Ramp Up Flavor with These Ramp Recipes

As one of the earliest plants to emerge in the new season, ramps are often considered to be the first spring greens. Botanically known as Allium trioccum, ramps are a member of the allium (onion) family that is native to North America, particularly in the Appalachian regions. Ramps live in rich, moist soil and forest environments, shooting up big, green leaves in spring that eventually give way to white blossoms. They’re really quite beautiful.

Ramps are high in vitamin A and C, plus they are naturally rich in selenium, a potent antioxidant that plays an essential role in immune functions. And like other vegetables in the allium family, ramps are a good source of chromium which aids in the metabolism of fats and carbohydrates.

Ramps can be quite a divisive topic depending on who you’re talking to. Harvesting ramps sustainably has become a controversial subject among foragers and connoisseurs alike. This is because ramp seeds can take 6 to 18 months to germinate, and the plants themselves can take 5 – 7 years to produce seeds. The demand for ramps is exacting a heavy toll on wild plant populations according to one study that highlighted the vulnerability of the plant.

The trick is to avoid harvesting ramps from small, immature or flowering plants. Instead, take only half of each ramp clump and replant the rest, along with it’s rhizome (roots). Aim for 10 percent or less of the total plant. Foragers are also encouraged to scatter ramp seeds on their patches in the fall to replenish the ramps. Here’s a great article on how to properly harvest wild ramps. Or, avoid the problem completely by growing your own ramps at home.

Ramp Festivals & Celebrations

Are you a real ramp lover? You may want to attend one of the many springtime ramp festivals held every year in the U.S. There are more than 15 West Virginia Ramp Festivals alone to choose from. The community of Richwood, West Virginia, holds the annual “Feast of the Ramson” every April. It’s sponsored by the National Ramp Association and has been described as “the granddaddy of all Appalachian Ramp Feeds.” Legend has it that the first public ramp feed began from a private meal attended by thirteen ramp lovers. The Polk County Ramp Tramp Festival was founded in 1958 by 4-H club members who ”tramped” up Big Frog Mountain to enjoy a hike on a spring day as well as a ramp meal. The Annual Ramp Festival in Waynesville, North Carolina is now on its 85th year. One of the oldest ramp festivals in the United States is the “Cosby Ramp Festival” in Tennessee. This large festival has attracted as many as 30,000 visitors and has even been attended by former President Harry Truman!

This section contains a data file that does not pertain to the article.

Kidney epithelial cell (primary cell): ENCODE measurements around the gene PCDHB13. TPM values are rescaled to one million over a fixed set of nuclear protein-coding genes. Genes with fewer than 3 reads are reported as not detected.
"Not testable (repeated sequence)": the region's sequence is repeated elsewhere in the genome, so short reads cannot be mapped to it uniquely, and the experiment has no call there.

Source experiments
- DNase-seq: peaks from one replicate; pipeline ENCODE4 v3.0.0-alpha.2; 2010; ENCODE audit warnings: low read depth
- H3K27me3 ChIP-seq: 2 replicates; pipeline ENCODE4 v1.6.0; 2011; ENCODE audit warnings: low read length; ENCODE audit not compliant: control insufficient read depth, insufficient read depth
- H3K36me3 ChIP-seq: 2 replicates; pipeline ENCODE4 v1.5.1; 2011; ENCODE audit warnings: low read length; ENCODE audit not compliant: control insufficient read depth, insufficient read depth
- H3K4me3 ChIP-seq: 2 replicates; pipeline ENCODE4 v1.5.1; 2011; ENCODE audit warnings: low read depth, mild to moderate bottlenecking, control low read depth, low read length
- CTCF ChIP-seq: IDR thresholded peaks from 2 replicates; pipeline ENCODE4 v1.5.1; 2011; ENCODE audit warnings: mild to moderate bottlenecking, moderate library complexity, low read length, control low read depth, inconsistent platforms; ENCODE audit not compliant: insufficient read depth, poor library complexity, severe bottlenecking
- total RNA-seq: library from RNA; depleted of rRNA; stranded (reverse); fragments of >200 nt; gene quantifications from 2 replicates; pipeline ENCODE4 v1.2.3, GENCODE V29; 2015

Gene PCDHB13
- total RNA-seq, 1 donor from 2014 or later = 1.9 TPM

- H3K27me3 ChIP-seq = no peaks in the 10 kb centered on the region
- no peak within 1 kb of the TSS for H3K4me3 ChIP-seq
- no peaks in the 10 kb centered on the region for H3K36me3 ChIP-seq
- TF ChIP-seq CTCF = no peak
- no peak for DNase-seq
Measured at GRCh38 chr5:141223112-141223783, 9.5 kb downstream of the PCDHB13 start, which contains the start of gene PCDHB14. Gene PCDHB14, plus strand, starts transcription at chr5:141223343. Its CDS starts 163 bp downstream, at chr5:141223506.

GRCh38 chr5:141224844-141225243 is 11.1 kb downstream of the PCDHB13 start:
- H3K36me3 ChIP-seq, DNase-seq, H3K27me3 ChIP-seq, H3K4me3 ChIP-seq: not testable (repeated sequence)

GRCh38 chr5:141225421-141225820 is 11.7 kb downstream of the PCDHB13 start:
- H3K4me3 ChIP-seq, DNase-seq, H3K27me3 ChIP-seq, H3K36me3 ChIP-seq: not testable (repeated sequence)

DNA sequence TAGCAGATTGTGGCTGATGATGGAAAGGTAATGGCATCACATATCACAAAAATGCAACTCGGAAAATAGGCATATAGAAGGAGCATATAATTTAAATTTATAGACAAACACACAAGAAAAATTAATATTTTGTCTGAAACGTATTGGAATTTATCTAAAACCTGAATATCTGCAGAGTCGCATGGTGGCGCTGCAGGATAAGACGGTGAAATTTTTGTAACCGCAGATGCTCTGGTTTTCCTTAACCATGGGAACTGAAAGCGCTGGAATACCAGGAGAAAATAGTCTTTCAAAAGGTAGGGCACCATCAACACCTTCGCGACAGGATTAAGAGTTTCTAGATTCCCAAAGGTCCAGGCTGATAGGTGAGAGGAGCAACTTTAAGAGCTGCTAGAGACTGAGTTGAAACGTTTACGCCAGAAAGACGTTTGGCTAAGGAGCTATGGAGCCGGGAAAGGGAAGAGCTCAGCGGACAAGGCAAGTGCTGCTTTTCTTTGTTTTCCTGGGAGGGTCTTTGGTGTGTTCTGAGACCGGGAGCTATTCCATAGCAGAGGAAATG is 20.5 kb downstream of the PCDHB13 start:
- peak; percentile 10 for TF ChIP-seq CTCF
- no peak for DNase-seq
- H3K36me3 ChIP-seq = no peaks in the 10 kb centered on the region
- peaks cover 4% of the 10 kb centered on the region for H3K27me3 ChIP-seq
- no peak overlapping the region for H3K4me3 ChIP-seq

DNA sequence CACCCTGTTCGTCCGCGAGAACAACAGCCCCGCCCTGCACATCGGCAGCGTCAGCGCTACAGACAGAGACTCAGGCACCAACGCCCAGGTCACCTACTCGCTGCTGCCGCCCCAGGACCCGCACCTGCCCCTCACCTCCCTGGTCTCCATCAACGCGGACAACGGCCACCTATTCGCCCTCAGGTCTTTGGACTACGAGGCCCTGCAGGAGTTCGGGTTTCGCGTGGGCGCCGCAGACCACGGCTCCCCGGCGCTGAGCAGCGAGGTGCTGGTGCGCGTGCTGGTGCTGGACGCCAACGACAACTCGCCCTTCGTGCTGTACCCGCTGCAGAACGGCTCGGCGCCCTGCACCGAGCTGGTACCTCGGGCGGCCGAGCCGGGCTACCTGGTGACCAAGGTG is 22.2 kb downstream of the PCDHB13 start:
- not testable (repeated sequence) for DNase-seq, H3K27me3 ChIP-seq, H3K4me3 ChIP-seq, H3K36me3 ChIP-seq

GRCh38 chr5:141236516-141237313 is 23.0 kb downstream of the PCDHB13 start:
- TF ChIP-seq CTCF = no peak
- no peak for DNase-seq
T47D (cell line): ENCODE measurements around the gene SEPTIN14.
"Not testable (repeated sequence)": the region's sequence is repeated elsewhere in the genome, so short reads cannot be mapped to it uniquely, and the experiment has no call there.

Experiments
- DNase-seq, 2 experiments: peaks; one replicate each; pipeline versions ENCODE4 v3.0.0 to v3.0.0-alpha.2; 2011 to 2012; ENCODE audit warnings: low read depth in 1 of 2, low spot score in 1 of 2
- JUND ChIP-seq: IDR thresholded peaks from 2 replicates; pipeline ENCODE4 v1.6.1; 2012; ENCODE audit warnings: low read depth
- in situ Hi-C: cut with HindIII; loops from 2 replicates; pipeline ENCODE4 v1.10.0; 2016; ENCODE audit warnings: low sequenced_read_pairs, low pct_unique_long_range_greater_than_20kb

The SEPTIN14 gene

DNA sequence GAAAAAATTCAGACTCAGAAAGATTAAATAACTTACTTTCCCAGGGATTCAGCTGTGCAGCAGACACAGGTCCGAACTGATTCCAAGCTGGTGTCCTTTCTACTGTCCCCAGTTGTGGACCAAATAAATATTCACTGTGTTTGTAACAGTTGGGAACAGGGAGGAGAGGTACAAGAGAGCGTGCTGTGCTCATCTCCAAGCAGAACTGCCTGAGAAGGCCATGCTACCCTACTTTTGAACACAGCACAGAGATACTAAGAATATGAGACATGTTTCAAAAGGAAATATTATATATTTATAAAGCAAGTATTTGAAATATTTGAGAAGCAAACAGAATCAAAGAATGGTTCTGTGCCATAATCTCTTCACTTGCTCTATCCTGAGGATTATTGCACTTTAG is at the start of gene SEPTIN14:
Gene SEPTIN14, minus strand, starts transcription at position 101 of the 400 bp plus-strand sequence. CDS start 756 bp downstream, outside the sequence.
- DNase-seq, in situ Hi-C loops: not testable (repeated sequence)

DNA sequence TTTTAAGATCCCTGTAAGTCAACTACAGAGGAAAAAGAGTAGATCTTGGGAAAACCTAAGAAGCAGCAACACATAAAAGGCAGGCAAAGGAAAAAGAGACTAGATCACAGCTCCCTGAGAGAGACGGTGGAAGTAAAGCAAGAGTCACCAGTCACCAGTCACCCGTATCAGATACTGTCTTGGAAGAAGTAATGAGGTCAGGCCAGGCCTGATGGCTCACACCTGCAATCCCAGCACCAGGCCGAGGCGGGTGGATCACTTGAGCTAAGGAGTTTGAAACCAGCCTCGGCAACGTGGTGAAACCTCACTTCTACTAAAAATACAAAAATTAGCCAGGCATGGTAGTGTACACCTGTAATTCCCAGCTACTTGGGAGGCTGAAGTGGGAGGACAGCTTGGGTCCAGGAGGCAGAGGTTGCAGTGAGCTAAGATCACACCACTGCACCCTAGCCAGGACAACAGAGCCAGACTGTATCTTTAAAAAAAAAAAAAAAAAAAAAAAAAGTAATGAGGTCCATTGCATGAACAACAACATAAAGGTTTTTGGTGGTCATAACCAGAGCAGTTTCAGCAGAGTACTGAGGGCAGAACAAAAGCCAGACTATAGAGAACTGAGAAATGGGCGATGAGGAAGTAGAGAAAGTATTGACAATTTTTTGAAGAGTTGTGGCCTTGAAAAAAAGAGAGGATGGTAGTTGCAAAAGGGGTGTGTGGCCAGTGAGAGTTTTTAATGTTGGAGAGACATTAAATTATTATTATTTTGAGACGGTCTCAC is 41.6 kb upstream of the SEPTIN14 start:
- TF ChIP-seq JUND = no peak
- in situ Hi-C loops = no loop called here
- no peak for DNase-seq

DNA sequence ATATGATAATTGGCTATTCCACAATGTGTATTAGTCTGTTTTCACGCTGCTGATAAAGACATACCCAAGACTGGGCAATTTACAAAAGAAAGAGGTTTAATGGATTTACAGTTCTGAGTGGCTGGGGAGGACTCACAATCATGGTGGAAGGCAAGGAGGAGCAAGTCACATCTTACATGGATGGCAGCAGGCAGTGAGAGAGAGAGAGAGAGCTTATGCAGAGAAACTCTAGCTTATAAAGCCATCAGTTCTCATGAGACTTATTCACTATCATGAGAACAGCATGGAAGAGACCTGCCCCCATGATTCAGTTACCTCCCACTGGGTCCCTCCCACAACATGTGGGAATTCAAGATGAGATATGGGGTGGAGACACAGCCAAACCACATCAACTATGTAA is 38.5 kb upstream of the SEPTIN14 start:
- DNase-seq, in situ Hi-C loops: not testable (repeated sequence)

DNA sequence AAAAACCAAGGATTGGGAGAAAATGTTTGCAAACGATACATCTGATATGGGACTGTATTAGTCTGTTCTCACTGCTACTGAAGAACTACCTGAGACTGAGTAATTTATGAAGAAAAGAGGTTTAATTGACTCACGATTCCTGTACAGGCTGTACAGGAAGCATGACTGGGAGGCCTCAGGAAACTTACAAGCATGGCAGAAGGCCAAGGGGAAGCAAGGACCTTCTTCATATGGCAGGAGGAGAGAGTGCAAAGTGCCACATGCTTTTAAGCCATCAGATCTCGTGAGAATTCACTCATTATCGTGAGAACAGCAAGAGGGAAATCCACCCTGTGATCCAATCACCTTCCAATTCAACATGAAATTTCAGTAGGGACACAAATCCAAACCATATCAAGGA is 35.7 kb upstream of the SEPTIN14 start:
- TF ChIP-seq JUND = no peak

These are just a few of the ramp festivals held annually. Check local listings for ramp events or festivals that may be in your area!

How to Buy, Store and Cook Ramps 

Because ramps have a short growing season, you won’t find them in the market year-round. Ramps will appear first in their southern range in late March, with the season finally ending in the far north in early June. Look for ramps with bright green leaves and slender white stalks. Store ramps unwashed and wrapped tightly in a plastic bag in the fridge. Known for their bold, pungent smell, ramps have earned the nickname “King of Stink.” To prevent the strong garlic odor from affecting other foods, wrap the ramps in multiple bags. Ramps will stay fresh for up to a week in the fridge. Wash ramps thoroughly in water prior to use.

Because of their bold onion-garlic flavor, ramps can be used in a huge assortment of recipes. Try replacing onions, scallions or green onions with ramps, roasting or grilling them, pickling them, adding them to soups or stews, in pesto and on pasta, and they make an excellent pizza topping. You could even host a simple wild ramp tasting for friends, ramps are wonderfully versatile.

Simple Asparagus + Ramp Soup with Rustic Spelt Bread from The First Mess - Care2

This Simple Asparagus + Ramp Soup with Rustic Spelt Bread recipe by Laura at The First Mess looks like rustic perfection.

I have big plans for ramp season this year that include making this Ramp Focaccia as well as this Ramp Greens Kimchi. In fact, researching ramp recipes for this article has led me to a lot of amazing and creative ways to use ramps. Here are a few that I think you’ll want to try for yourself.

Try these Ramp Recipes:

Have you tried ramps? Have you ever foraged for them in a forest? I want to hear your story—tell me in the comments!


Jerome S
Jerome S11 months ago


Jim Ven
Jim Ven11 months ago

thanks for sharing.

heather g
heather g11 months ago

I would rather leave the Ramps for the bears, and other wildlife to eat.

Mona Pietsch
Mona Pietschabout a year ago


Carl R
Carl Rabout a year ago


Danuta W
Danuta Wabout a year ago

Thanks for posting

Magdalen B
Magdalen Babout a year ago

"The demand for ramps is exacting a heavy toll on wild plant populations according to one study that highlighted the vulnerability of the plant." Probably not the best idea to publish all this then.

Ron B
Ron Babout a year ago

Calling ramps the "King of Stink" might not necessarily help their cause any.

Debbi -
Debbi -about a year ago

I've never heard of 'ramp' greens, though I do like green onions and leeks.

william Miller
william Millerabout a year ago